Adopting A Dog Can Give You a Great New Friend

Adopting a dog is wonderful. There are plenty of reasons to do so, from freeing up more space in the shelter to landing you a new BFF. But how do you choose the right dog? There’s so many different things you need to consider before you choose a dog. One important thing to remember is that it’s better to do research beforehand. Pounds are full of dogs that were taken there simply because an owner didn’t really think before they got their dog. The dog wasn’t happy and perhaps became an inconvenience, so suddenly they weren’t wanted anymore. By doing some basic research and putting some thought into their adoption, it could have been avoided. What follows are many of the considerations that people need to look into before they adopt. 

1 - Breed

Unless you're going to a breed-specific rescue to adopt your next bud, you're probably going to want to ask about the dogs you're interested in. While adopting based on breed alone doesn't guarantee that your dog will be a certain way, there are plenty of sites that will tell you general breed personalities. Some dogs are more inclined to be caring, while others are better suited as guard dogs. Many breeds are high energy, which may not actually be what people were looking for. This can also be important if you're renting due to false perceptions of some breeds. Even some insurance companies may choose to use your dog's breed as an excuse to up rates.

2 - Temperament

Typically, you can gauge a dog's temperament based on the way they interact with you, other dogs, and even the way they hold their tails. While the wild and playful young pup who steals the show by pulling on your shoelace may seem wonderful, it may be a sign of aggression once the dog is older. Likewise, if a dog is acting skittish and afraid, it may indicate a long road to recovery. A scared and skittish dog may not be the best choice for you if you don't have experience rehabbing dogs, or if you have small children. You might also want to avoid any dog that other dogs seem afraid of.

3 - Housing Situation and Space

Where you live and the kind of housing and land you have can be very important when choosing your next doggo. Having a teacup Chihuahua on 10 acres will seem adorable until the owls come. And that Great Pyrenees is amazing - if only you weren't in a studio apartment. Of course, there's always a way to make a situation work, but if you don't have the proper space (or access to it) or proper safety shelter in place for your new pet, you'll want to reconsider things beforehand. 

4 - Long-Term Care

Another thing to think about is the long-term care you'll have to provide. Many small breeds tend to develop nervous disorders, while larger breeds tend to develop hip problems. You'll have to provide specialized care and medications as your dog ages. On a happier note, you'll also have to take care of the puppy-ish nature of some breeds well past others. American terriers are known for acting like puppies up to 4 years, for example, and will need plenty of tough chewing toys to help spare your furniture, walls, and even the siding of your house.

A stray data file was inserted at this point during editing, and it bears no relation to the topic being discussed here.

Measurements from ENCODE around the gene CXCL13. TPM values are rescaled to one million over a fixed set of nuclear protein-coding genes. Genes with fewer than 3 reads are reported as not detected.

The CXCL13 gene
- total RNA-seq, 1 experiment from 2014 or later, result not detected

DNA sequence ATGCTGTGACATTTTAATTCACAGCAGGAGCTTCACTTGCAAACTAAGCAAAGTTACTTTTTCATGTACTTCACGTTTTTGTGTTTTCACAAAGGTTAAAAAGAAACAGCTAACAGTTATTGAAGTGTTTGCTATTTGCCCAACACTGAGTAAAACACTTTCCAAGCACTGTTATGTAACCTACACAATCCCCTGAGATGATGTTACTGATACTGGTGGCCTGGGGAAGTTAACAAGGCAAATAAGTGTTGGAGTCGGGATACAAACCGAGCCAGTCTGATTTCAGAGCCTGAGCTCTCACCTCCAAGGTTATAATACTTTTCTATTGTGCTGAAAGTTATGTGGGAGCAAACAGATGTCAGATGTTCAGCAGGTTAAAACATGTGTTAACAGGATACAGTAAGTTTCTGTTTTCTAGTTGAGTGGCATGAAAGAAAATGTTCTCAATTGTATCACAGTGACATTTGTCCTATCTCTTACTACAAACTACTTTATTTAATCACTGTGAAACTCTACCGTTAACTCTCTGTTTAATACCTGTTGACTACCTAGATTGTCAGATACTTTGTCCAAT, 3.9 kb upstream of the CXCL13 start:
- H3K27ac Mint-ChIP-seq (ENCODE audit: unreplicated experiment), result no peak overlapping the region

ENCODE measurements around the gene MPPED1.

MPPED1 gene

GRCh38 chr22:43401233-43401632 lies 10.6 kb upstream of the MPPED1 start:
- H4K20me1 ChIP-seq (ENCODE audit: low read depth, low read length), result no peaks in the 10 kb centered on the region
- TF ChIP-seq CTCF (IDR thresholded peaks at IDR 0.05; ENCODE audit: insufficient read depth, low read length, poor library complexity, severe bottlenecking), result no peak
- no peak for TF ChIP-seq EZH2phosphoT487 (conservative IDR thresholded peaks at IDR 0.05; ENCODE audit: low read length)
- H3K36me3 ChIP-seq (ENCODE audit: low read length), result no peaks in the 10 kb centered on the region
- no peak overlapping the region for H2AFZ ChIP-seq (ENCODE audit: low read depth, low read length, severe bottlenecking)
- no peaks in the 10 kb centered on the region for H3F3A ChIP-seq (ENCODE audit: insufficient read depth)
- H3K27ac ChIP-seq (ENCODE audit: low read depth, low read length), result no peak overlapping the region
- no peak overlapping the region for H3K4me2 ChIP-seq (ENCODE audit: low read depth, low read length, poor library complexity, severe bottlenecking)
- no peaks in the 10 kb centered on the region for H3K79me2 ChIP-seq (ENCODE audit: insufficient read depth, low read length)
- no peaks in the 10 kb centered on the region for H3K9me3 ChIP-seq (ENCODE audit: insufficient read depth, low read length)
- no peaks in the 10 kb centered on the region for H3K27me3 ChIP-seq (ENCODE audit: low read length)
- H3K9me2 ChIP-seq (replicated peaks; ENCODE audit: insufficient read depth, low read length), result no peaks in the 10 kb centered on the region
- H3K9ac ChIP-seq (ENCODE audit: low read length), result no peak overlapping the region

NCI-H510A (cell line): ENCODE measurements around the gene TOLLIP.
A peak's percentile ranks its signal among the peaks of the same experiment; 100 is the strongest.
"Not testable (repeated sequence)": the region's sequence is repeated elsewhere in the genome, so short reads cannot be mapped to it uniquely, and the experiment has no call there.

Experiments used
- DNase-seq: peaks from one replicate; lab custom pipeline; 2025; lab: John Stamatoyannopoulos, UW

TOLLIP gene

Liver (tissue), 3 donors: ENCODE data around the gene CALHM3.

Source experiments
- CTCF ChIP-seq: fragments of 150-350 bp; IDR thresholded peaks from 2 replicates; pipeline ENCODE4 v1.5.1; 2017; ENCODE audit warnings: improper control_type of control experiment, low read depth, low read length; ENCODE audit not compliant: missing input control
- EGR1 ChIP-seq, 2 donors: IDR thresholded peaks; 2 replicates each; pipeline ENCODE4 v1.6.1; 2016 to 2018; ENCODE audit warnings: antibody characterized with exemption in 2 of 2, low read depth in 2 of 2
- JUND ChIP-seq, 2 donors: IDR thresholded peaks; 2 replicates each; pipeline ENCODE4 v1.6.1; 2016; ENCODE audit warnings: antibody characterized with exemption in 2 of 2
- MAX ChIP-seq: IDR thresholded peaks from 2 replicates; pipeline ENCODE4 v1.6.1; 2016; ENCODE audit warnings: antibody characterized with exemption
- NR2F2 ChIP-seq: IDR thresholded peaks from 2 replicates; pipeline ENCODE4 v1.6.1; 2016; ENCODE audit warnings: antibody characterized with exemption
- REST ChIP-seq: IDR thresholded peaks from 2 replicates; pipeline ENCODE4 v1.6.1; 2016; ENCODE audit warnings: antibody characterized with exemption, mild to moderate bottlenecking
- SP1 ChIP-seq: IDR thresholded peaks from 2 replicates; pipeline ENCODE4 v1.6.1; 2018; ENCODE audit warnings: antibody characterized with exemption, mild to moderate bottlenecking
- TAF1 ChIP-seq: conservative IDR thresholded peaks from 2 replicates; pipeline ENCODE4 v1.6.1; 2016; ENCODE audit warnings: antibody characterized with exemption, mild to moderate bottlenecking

5 - Family Situation

Choosing the best dog for you may not always work out if you're working with a big family, roommates, small children, or other pets. Just because a dog is perfect for you doesn't mean he'll like your children, roommates, or other pets. Trying to make it work can take a lot of time, energy, and even money. It's much easier to get a dog that will get along with everyone or take very little training to do so, especially if you aren't used to training dogs yourself or establishing pack hierarchy within your family.

6 - Work

What role is your new dog expected to take up in the family? If you're looking for a farm dog, guard dog, or service dog, you'll likely want to go for a puppy that you can train up. Many people who have farm or guard dogs tend to keep their dogs intact so that they have a reliable bloodline to watch over their land and family. This means you'll have much better luck looking outside of shelters. But if you're just wanting a new friend around the house, adopting from a shelter or rescue will be great. Dogs are naturally loyal creatures and will likely watch over you whether you get them when they're 10 weeks or 10 years old. (It's all the other stuff that comes with specialized training and working with unusual animals that make older dogs harder to train.)

7 - Patience Levels

You're going to need patience when adopting your new friend. It'll take time and training for you guys to find a happy harmony. However, this is especially true if you are adopting an elderly or disabled dog. If you're ever had an elderly or disabled dog, you know how wonderful it truly is. There are some problems you might not be used to facing when dealing with these special guys, but the number one virtue is to be patient. It's a learning process for both of you and you'll need to approach it with love and tenderness.

The best thing you can do is to go into the shelter with an open mind. You don't have to find your perfect pal on the first day. Go to various shelters. Ask the staff about the dog's history. Play with him or her. Just like when you fell in love or found your best human friend, you'll know when you find your perfect dog.